IP Overview of Czech Republic

2013/07/05,Provided by PATENTSERVIS Praha a.s. in Czech Republic,[Comprehensive Reports]

The Czech Republic is a signatory to the Bern, Paris, and Universal Copyright Conventions. In 2001, the government ratified the World Intellectual Property Organization (WIPO) Copyright Treaty on Performances and Phonograms. In 2002 the Czech Republic joined the Convention on the Grant of European Patents. At the end of the last century, it entered into close cooperation with the Office for Harmonization in the Internal Market (OHIM) in Alicante. The existing legislation guarantees protection of all kinds of intellectual property, including patents, utility models, industrial designs, topographies of semiconductor products, copyrights, trademarks and designations of origin and geographical indications.
The process of adopting the acquis communitaire and the Europeanization of industrial property protection in the Czech Republic has been finished. All the relevant Community legislation on the protection of industrial property, including directive on the protection of biotechnological inventions, the regulation on the extended protection of pharmaceutical inventions via supplementary protection certificates (SPC), directive on the protection of designs and directive on enforcement of intellectual property rights, have been transposed into Czech legislation. The specific issues of intellectual property protection include the means of observing rights to intellectual property and the opportunity of enforcing these rights. The fight against product piracy and trade in counterfeit goods is one of the priorities of public policy in state administration relating to the protection of intellectual property.
Patents in the Czech Republic are granted for inventions which meet the requirements set out in the Patent Law. Patents are granted for any invention which is new, which involves an inventive step and which is susceptible to industrial application. Discoveries, scientific theories, mathematical methods, mere appearance of products, plans, rules and methods for performing mental acts, computer programs (as such), mere presentation of information are not patentable.  Neither can patent be granted for inventions that are contrary to public order, particularly to humanity and morality principles, further for prevention, diagnostics and treatment of humans and
animals, plant varieties and animal breeds as well as biological methods of growing and breeding thereof.
The patent owner has an exclusive right to employ the protected invention, to authorize approval for exploitation thereof by other persons (license agreement) and also has a right to assign the patent to another person. The exclusive right also relates to goods that is the direct result of the protected manufacturing process.
The protection period for patent is 20 years, while the protection period for a utility model is 4 years, which can be extended twice, 3 years each.
For any of the following, no patent right shall be granted: separable human organs, animal and plant varieties, traditional knowledge, methods for the diagnosis or for the treatment of diseases of people and animals etc.
In 2004 the new Trademark Act entered into force. Under the terms of this Act, a trademark may consist of any sign capable of being represented graphically, particularly words, including personal names, colours, designs, letters, numerals, the shape of goods or their packaging, provided that such sign is capable of distinguishing goods or services of one undertaking from those of another undertaking.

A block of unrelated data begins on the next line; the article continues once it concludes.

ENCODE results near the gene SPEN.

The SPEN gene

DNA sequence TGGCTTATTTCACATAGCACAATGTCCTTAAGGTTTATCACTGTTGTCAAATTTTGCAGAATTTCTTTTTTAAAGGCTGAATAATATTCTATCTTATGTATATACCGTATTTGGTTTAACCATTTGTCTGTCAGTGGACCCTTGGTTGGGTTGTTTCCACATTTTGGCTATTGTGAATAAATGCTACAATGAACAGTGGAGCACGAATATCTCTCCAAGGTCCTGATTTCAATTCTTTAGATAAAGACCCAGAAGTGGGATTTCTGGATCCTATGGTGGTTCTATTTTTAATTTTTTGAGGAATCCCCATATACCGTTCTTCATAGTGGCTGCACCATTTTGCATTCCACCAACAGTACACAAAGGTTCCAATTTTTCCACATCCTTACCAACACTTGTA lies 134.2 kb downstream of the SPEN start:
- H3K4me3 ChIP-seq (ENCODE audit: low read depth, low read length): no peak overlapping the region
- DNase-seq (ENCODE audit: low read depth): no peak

In the territory of the Czech Republic the following trademarks are protected:
a) trademarks registered in the Register of tradmarks maintained by the Industrial Property Office (national trademarks);
b) trademarks registered with effects for the Czech Republic in the register maintained by the International Bureau of the World Intellectual Property Organisation on the basis of an international application within the meaning of the Madrid Agreement concerning the International Registration of Marks or of the Protocol to the Madrid Agreement (international trademarks);
c) trademarks registered in the register maintained by the Office for Harmonisation in the Internal Market on the basis of the Council Regulation on the Community trademark (Community trademarks);
d) trademarks which are well known in the territory of the Czech Republic within the meaning of Article 6bis of the Paris Convention for the Protection of Industrial Property and of Article 16 of the Agreement on Trade-Related Aspects of Intellectual Property Rights (well known trademarks). The protection period for a trademark is 10 years. The renewal of a trademark must be applied within the last year of the term concerned. An additional grace period of 6 month may also be granted with a 100% increase in the renewal fee. Failure to renew the trademark before the expiration date, or within the grace period, shall lead the trademark to lapse and the owner shall not be entitled to requesting a restoration thereof.
Literary works enjoy copyright protection for from 50 to 70 years since December 1st, 2000. The customs service and the Czech Commercial Inspection have legal authority to seize counterfeit goods. A 2006 amendment to the Law on Civil Procedure made ex-parte search more accurate, clearer and easier to apply and enforce. The amendment also made it easier to define and recover losses caused to owners by piracy. At present, Czech is practicing a small scale amendment on Copyright Law which has been passed by the parliament first review. The implementation of this amendment will further enhance intellectual property protection in Czech.

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